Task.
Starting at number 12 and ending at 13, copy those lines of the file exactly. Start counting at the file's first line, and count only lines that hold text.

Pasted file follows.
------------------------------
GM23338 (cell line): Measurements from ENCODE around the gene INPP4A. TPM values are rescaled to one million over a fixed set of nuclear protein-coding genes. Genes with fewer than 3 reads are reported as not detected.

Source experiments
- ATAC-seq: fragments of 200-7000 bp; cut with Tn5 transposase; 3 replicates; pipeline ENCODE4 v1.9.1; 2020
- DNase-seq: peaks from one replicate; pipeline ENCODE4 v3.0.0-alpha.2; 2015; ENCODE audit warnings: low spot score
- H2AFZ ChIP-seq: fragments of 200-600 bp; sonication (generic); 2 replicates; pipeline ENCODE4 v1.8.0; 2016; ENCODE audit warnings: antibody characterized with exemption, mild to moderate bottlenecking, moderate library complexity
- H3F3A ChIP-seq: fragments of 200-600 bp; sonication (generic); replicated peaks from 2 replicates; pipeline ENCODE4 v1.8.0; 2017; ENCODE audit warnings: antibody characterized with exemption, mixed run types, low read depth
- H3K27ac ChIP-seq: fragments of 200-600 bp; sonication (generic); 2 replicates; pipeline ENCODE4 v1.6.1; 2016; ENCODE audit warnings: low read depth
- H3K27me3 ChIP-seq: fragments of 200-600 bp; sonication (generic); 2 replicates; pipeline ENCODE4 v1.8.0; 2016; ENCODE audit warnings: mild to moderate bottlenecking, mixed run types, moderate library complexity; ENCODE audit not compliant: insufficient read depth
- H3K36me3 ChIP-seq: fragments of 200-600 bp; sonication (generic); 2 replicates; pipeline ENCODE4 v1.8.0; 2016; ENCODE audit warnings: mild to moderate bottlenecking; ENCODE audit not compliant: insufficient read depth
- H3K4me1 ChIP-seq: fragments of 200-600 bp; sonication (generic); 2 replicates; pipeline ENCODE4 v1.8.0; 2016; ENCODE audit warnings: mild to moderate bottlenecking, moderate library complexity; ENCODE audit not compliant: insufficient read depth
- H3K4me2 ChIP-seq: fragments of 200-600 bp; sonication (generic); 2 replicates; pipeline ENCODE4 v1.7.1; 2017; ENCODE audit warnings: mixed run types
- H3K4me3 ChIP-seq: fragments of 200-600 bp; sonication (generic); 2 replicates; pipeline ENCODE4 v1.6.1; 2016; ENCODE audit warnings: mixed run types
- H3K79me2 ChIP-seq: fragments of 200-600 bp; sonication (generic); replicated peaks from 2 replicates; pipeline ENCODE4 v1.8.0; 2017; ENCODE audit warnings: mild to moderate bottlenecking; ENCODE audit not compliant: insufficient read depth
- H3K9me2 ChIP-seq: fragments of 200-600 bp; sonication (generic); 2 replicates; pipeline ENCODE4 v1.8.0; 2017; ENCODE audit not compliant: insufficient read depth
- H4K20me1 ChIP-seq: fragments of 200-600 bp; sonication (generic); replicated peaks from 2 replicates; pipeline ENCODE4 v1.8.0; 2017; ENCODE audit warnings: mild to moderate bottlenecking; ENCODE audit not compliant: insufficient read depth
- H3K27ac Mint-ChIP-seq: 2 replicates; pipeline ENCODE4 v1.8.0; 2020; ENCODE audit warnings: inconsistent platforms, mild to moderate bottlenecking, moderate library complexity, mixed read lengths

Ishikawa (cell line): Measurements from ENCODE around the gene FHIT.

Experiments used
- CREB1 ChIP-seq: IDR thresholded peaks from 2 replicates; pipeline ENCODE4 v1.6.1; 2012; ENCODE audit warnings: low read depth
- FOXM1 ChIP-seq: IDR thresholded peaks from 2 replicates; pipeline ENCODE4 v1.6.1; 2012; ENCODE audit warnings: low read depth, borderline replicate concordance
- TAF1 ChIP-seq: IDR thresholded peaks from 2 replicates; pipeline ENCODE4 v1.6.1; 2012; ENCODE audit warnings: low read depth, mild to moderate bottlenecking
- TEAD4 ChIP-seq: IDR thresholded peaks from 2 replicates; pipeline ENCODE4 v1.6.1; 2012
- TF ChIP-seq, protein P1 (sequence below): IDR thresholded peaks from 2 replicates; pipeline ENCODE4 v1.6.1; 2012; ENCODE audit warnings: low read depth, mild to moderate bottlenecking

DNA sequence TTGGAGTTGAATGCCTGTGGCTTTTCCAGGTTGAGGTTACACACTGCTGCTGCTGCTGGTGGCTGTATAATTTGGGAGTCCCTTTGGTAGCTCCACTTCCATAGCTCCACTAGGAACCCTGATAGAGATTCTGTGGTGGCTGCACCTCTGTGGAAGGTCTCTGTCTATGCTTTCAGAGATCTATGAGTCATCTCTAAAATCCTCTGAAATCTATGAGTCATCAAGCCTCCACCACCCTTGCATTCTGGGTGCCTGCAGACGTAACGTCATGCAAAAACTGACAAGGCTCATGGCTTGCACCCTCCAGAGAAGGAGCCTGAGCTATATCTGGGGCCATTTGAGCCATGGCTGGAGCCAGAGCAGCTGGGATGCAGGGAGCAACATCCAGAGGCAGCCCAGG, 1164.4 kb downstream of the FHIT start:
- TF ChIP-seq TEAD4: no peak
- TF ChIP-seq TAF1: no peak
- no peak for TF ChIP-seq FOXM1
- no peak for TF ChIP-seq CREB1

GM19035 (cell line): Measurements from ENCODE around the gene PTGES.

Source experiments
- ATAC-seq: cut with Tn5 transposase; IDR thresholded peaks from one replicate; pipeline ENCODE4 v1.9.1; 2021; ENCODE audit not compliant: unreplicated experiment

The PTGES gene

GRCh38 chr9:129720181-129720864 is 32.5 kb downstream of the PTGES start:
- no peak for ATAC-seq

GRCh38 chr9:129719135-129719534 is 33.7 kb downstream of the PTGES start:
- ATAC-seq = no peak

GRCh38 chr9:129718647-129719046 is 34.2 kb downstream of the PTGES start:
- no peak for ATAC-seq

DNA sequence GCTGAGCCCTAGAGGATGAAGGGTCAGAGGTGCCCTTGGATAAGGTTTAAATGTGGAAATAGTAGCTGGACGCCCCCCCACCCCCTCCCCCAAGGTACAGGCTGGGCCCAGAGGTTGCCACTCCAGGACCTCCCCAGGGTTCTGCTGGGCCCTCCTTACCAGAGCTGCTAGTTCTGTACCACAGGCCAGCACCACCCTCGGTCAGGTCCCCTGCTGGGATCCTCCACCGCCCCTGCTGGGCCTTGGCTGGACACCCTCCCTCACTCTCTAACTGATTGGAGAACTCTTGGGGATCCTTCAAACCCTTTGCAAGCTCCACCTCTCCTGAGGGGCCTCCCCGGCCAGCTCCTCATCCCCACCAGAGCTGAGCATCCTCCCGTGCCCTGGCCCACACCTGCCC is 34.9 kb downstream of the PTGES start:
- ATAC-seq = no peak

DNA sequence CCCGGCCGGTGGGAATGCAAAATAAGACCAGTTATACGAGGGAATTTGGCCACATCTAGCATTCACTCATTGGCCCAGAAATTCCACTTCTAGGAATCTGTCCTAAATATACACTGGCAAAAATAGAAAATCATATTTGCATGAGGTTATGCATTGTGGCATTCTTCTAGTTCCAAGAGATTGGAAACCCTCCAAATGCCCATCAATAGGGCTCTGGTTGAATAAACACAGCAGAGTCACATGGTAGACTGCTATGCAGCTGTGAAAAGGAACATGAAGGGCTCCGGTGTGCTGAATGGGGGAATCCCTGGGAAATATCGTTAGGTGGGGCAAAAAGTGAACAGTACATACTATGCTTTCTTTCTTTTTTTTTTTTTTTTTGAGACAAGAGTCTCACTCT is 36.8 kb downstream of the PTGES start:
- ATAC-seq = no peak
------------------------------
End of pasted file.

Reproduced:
- H3K4me3 ChIP-seq: fragments of 200-600 bp; sonication (generic); 2 replicates; pipeline ENCODE4 v1.6.1; 2016; ENCODE audit warnings: mixed run types
- H3K79me2 ChIP-seq: fragments of 200-600 bp; sonication (generic); replicated peaks from 2 replicates; pipeline ENCODE4 v1.8.0; 2017; ENCODE audit warnings: mild to moderate bottlenecking; ENCODE audit not compliant: insufficient read depth